“Web Standards”… that definitely sounds cooler than it really is…

At first we had HTML and Mosaic… Then came Netscape and Microsoft with their proprietary extensions… and so came the need for standards. We got several versions of standardized HTML, but still varying implementations (IMG align anyone?).

Then came some “really really” standard method to iron out rendering differences: Cascading Style Sheets! Well… another failed attempt: people tweak them even more than standard HTML and the rendering differences get even worse. So now, we have a collection of dirty tricks to apply different CSS to different browsers.

Okay, forget that; we have an even newer standard now: XSL. You just send pure and clean XML to the browser. Then you let the browser reformat it with an XSLT template. PLEASE! XSLT implementation differences are just as problematic as with CSS… and finally no more than with plain HTML! And regarding IE, it’s definitely too slow to be really useful! >:XX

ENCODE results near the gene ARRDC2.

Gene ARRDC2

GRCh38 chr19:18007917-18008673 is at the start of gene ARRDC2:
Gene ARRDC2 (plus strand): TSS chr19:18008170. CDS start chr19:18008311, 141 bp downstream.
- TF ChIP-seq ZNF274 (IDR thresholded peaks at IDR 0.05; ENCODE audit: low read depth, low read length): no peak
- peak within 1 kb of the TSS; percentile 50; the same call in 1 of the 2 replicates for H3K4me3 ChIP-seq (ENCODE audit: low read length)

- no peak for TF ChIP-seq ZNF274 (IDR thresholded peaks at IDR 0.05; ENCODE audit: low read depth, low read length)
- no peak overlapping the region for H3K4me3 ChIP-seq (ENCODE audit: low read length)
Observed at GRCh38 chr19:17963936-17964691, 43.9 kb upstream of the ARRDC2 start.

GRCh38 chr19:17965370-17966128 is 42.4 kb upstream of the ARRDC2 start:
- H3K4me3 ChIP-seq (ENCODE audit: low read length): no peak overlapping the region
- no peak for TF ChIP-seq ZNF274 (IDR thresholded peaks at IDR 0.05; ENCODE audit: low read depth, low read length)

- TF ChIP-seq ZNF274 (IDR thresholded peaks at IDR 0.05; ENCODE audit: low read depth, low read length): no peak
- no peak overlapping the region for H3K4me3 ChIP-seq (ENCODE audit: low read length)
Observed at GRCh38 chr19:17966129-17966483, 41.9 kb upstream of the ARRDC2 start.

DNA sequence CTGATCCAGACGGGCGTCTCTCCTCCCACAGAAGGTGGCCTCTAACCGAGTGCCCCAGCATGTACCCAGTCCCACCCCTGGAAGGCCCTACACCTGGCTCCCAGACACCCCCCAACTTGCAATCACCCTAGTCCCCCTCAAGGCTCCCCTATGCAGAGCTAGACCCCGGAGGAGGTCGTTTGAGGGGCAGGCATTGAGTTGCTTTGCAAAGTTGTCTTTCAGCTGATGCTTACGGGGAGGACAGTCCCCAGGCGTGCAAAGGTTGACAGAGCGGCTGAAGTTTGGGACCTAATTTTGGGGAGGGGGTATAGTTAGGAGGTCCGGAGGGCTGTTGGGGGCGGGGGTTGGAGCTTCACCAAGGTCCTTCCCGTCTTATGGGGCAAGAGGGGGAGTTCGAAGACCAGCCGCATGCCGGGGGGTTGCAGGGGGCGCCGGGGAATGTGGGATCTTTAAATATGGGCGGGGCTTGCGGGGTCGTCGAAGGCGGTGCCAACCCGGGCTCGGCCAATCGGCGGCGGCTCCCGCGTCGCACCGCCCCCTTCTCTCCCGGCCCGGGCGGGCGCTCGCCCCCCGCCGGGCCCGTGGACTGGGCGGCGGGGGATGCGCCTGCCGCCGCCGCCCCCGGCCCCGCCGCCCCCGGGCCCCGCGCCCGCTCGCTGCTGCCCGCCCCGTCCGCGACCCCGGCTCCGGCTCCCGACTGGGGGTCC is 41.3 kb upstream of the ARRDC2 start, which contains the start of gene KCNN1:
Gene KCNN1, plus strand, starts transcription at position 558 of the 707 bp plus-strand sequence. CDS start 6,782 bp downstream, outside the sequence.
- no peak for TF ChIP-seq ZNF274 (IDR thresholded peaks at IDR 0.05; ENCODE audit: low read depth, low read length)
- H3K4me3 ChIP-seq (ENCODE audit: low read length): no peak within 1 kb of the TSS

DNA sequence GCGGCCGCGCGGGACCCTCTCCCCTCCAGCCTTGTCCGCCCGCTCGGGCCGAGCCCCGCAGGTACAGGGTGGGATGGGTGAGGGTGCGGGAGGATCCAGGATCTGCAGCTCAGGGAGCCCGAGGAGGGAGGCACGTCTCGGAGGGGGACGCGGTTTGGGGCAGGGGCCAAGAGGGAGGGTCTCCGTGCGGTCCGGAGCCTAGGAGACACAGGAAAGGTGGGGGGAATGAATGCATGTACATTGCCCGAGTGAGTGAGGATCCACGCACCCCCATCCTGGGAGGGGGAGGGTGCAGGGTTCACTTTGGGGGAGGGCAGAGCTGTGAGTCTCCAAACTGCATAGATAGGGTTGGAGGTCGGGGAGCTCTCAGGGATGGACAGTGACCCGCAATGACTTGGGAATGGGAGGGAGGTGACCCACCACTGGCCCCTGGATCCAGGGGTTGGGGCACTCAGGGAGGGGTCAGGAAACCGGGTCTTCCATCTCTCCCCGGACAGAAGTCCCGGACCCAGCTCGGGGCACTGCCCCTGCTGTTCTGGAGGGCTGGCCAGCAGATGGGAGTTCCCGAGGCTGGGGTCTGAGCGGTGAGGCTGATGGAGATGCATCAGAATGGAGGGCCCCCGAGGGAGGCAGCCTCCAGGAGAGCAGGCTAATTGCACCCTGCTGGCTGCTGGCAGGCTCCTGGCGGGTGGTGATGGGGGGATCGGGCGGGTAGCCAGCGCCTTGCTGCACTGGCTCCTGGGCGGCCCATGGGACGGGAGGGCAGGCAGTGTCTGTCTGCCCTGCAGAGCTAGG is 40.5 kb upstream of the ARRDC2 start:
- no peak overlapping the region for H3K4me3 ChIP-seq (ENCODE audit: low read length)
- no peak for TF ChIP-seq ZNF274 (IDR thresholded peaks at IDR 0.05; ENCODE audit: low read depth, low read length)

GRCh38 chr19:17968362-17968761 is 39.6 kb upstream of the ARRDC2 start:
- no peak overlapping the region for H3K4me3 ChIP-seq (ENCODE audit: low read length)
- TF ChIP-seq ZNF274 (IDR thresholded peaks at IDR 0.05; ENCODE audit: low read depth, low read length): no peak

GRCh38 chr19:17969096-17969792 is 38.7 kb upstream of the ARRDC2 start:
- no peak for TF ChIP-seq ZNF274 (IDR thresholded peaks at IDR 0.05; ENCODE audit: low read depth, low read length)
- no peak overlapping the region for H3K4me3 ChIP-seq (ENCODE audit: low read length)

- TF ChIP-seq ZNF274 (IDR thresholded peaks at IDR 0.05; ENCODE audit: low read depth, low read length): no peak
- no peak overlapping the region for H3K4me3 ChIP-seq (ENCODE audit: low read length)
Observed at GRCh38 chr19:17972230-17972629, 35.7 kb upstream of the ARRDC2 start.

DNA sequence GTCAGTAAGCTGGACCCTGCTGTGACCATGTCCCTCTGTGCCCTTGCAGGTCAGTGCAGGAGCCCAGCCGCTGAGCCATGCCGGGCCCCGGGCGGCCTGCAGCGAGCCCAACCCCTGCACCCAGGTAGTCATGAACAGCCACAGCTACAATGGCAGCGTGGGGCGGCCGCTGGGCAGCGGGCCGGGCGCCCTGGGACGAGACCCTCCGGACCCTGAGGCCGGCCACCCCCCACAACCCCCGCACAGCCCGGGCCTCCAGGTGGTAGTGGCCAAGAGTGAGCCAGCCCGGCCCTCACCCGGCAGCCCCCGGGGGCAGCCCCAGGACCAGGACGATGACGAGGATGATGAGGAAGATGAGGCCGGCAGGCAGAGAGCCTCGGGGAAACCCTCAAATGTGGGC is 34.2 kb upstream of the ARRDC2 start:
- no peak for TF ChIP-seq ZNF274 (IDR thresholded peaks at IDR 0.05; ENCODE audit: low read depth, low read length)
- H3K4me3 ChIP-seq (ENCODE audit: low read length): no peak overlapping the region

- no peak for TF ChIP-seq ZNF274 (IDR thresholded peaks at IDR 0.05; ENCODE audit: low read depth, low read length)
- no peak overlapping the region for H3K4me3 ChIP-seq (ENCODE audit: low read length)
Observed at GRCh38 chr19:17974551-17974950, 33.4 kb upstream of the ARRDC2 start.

So today, I really wonder why we go through all this pain… Sending different presentations in plain HTML (okay, let’s say XHTML+CSS for bandwidth and maintainability optimization) was faster than desperately trying to find the “compatibility spot” in a single “standard compliant version”! :|

Not to mention there are still old browsers that do not support a lot of standards out there… and there are more and more alternative browsers (on either desktops, appliances or mobile devices…) that all support standards in their very own way! :(